Using optical coherence tomographic angiography (OCT-angiography), we examined the vasculature of the choriocapillaris in patients with central serous chorioretinopathy (CSC).
The prospective observational clinical study included patients with CSC defined by painless loss of central visual acuity and presence of a serous macular detachment as visualized by spectral-domain OCT. All eyes underwent OCT-angiography. Subfoveal choroidal thickness and choriocapillaris width were measured.
The study included 26 eyes of 21 patients with a mean age of 47.0 ± 7.9 years (range: 34–65 years). All 26 eyes showed an image pattern of high signal intensity, and 21 eyes additionally demonstrated dilated capillaries in the OCT-angio images. The areas showing abnormalities in the OCT-angiography were congruent with leaking areas in fluorescein angiography or areas with hyperpermeability in indocyanine green angiography. Among 16 patients with unilateral CSC, 1 patient showed a high intensity pattern in the OCT-angiogram in the contralateral, clinically unaffected eye. Parallel to thicker choroidal thickness measurements in affected eyes as compared with contralateral unaffected eyes in unilateral CSC, OCT-angiography revealed significantly thicker choriocapillaris measurements in the affected eyes. Conventional fluorescein angiography did not demonstrate leakage in 14 of 18 eyes with clinically diagnosed CSC.
Optical coherence tomographic angiography showed an image pattern of high signal intensity in all eyes with CSC and dilated vessels in the choriocapillaris in most eyes with clinically diagnosed CSC. The results indicate that OCT-angiography may become a noninvasive valuable tool for the diagnosis of CSC in particular and for the diagnosis of macular disorders in general.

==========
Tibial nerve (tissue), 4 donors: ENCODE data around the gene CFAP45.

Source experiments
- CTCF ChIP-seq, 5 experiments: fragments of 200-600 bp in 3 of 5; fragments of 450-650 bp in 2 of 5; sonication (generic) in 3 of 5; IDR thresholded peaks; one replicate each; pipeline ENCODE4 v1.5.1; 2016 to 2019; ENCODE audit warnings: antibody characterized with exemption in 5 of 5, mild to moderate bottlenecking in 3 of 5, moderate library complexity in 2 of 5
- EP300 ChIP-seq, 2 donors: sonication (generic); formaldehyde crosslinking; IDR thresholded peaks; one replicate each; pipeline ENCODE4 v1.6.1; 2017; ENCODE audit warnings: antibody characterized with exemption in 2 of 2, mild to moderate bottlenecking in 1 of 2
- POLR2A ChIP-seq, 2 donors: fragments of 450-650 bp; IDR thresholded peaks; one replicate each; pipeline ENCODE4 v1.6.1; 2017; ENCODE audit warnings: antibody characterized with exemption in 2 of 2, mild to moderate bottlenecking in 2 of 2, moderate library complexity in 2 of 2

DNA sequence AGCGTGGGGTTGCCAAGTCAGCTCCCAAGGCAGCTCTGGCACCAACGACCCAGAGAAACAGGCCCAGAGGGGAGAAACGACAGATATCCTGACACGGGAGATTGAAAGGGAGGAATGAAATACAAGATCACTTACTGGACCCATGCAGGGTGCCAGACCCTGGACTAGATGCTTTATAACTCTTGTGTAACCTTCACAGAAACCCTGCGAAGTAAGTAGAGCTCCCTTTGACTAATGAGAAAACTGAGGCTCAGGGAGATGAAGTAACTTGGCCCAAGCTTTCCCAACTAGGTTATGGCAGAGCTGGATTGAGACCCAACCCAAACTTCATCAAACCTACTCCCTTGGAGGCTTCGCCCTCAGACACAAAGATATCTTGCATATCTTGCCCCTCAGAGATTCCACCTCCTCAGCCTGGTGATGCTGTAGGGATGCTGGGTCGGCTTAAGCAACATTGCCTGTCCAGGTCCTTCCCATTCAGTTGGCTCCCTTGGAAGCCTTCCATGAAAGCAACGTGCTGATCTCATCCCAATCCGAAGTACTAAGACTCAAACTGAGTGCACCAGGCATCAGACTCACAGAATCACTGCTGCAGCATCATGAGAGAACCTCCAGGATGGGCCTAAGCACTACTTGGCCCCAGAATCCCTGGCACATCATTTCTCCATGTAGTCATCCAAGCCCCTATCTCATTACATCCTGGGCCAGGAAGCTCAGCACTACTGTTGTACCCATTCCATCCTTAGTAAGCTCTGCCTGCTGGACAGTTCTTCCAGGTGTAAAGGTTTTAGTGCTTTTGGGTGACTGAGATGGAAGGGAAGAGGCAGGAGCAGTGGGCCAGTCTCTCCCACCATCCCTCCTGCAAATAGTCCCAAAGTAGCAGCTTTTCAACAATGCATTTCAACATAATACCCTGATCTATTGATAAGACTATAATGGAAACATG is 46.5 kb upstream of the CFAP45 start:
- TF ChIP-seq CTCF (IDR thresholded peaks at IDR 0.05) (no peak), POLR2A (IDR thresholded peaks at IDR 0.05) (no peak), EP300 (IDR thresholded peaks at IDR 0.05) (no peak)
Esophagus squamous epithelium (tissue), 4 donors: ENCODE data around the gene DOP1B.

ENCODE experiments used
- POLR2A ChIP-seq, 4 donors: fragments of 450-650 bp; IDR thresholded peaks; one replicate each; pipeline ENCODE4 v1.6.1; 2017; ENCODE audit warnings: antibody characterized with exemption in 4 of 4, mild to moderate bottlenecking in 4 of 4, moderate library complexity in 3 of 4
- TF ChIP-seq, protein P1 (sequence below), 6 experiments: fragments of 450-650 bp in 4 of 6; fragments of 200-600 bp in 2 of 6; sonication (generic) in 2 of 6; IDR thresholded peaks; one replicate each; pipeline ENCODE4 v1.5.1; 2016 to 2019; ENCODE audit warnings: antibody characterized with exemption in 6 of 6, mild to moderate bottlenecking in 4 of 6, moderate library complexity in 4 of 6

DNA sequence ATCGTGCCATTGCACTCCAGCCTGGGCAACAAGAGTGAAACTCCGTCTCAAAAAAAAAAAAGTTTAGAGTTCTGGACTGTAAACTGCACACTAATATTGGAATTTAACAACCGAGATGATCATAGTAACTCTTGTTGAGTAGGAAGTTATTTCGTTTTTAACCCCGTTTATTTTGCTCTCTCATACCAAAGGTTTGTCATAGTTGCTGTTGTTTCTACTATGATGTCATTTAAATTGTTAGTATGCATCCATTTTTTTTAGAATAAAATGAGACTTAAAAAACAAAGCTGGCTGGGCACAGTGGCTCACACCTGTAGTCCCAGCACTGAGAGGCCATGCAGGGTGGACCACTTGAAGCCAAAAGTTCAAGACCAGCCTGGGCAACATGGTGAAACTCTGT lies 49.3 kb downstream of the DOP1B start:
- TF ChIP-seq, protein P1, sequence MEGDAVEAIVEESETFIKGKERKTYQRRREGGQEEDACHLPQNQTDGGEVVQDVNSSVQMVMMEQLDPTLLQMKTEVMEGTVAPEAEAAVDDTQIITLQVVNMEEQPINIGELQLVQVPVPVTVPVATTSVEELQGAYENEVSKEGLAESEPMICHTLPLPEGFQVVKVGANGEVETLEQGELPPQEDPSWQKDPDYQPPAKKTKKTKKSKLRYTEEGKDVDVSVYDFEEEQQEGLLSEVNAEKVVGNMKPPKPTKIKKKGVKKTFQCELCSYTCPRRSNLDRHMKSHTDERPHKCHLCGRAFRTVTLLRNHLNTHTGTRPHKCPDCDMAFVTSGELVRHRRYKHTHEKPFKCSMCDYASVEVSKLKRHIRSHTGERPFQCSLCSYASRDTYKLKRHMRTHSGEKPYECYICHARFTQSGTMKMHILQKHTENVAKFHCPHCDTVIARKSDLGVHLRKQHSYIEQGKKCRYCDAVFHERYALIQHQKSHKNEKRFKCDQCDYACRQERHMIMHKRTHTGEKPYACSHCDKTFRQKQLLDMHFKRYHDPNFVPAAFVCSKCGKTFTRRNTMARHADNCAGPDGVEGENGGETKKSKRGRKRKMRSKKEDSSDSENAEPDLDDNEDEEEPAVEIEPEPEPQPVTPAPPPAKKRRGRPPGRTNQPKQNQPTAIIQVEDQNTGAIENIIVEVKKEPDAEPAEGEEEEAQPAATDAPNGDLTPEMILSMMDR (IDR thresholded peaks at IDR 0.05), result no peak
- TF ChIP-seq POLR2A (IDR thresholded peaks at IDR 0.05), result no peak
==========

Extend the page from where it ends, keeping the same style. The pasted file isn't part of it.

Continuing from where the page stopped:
Optical coherence tomographic angiography showed an image pattern of high signal intensity in all eyes with central serous chorioretinopathy (CSC) examined in this study, and dilated choriocapillaris vessels in most eyes with clinically diagnosed CSC. The results indicate that optical coherence tomographic angiography may become a noninvasive valuable tool for CSC diagnosis.
*Beijing Tongren Eye Center, Beijing Tongren Hospital, Beijing Ophthalmology and Visual Science Key Laboratory, Capital Medical University, Beijing, China; and
†Department of Ophthalmology, Medical Faculty Mannheim of the Ruprecht-Karls-University, Mannheim, Germany.
Reprint requests: Wen Bin Wei, MD, Beijing Tongren Eye Center, Beijing Tongren Hospital, Beijing Ophthalmology and Visual Science Key Laboratory, Capital Medical University, 1 Dong Jiao Min Xiang, Dong Cheng District, Beijing 100730, China; e-mail: firstname.lastname@example.org
Supported by the Beijing Municipal Administration of Hospitals Clinical Medicine Development of Special Funding Support (code: ZYLX201307); the National Natural Science Foundation of China (No. 81272981); the Beijing Natural Science Foundation (No. 7151003); and the Advanced Health Care Professionals Development Project of Beijing Municipal Health Bureau (No. 2014-2-003).
J. B. Jonas is a consultant for Allergan Inc, Merck Sharp & Dohme Co, Alimera Co, Boehringer Ingelheim Co, and Sanofi Co; patent holder with Biocompatible UK Ltd. (Treatment of Eye Diseases Using Encapsulated Cells Encoding And Secreting Neuroprotective Factor and/or Anti-angiogenic Factor; patent number: 20120263794), and patent application with University of Heidelberg (Agents for Use in the Therapeutic or Prophylactic Treatment of Myopia or Hyperopia; Europäische Patentanmeldung 15 000 771.4). None of the remaining authors have any conflicting interests to disclose.